It is 21 years this summer since the Battle of the Beanfield, the bloody confrontation at Cholderton in Wiltshire between police and a travellers' convoy heading for Stonehenge, which resulted in 420 arrests and the end of the Stonehenge Free Festival. For more than a decade after that the authorities kept the public out at the solstice with a ferocity bordering on hysteria: razor wire, searchlights and a four-mile exclusion zone. All that has changed now. These days, 'managed open access' is the watchword. Special buses meet the London and Bristol trains at Salisbury and drop their passengers on the A303 into a sea of orange cones and traffic police. From there it is a half-mile walk across the fields to the stones, where for one night only there is no fence and no admission charge. People can wander among the circles, picnic, dance, play instruments and celebrate 'as many of our ancestors may have done for thousands of years'. The Megalithic Portal website's vagueness is justified. Nobody knows what rituals Stonehenge was built for, and the celebrations in their present form date back a mere seven years to a House of Lords ruling under the Criminal Justice Act. Overturning the convictions of Margaret Jones and Richard Lloyd, the Stonehenge Two, for 'trespassory assembly' at the site, Lord Irvine described the right of access as 'an issue of fundamental constitutional importance'. The exclusion zone became illegal and on its website English Heritage now 'wishes you a happy solstice', through lightly gritted teeth.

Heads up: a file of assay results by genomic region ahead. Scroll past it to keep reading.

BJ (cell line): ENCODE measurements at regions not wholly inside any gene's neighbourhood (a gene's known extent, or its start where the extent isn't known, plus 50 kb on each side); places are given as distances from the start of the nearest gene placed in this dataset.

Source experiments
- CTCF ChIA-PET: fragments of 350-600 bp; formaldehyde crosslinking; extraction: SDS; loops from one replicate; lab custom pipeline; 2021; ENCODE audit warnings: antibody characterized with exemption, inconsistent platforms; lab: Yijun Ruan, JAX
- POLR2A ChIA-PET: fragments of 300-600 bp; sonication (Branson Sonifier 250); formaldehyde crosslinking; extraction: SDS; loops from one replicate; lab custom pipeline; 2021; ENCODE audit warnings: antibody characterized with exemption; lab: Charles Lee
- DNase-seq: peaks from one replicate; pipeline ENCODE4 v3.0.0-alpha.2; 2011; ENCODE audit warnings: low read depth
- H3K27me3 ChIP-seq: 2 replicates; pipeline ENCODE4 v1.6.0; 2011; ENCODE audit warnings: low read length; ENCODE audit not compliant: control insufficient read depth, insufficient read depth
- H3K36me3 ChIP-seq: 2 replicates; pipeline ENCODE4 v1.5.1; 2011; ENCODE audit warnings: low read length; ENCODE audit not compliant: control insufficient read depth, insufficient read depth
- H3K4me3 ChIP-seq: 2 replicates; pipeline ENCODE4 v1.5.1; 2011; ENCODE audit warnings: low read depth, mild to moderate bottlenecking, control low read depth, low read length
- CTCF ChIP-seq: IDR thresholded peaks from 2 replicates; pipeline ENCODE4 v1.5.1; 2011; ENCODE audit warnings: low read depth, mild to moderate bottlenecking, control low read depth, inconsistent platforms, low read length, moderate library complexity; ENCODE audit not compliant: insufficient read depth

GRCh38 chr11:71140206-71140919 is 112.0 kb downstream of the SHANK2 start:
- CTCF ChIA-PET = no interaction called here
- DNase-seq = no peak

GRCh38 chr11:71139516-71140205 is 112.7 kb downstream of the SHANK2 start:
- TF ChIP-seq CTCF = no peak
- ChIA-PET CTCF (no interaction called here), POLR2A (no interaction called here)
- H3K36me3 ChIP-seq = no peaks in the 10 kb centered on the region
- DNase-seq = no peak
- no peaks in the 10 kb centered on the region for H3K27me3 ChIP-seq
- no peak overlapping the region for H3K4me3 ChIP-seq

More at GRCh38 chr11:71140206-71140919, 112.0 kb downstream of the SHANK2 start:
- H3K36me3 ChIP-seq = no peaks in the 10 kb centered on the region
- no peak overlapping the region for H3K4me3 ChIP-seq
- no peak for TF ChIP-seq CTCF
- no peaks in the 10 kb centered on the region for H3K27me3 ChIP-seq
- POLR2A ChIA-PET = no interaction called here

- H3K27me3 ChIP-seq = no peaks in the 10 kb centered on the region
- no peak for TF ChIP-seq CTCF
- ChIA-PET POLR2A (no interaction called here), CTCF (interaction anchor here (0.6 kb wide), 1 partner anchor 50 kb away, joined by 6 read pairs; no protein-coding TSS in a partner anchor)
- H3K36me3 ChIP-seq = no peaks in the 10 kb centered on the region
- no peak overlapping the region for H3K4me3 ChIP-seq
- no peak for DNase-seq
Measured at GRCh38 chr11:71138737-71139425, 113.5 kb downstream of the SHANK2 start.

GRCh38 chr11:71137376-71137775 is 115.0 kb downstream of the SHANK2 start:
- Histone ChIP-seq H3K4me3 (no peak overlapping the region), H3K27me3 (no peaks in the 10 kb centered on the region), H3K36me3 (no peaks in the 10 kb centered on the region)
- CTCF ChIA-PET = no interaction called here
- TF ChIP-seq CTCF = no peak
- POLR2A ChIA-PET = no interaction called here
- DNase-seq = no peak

LRB 6 July 2006 | PDF Download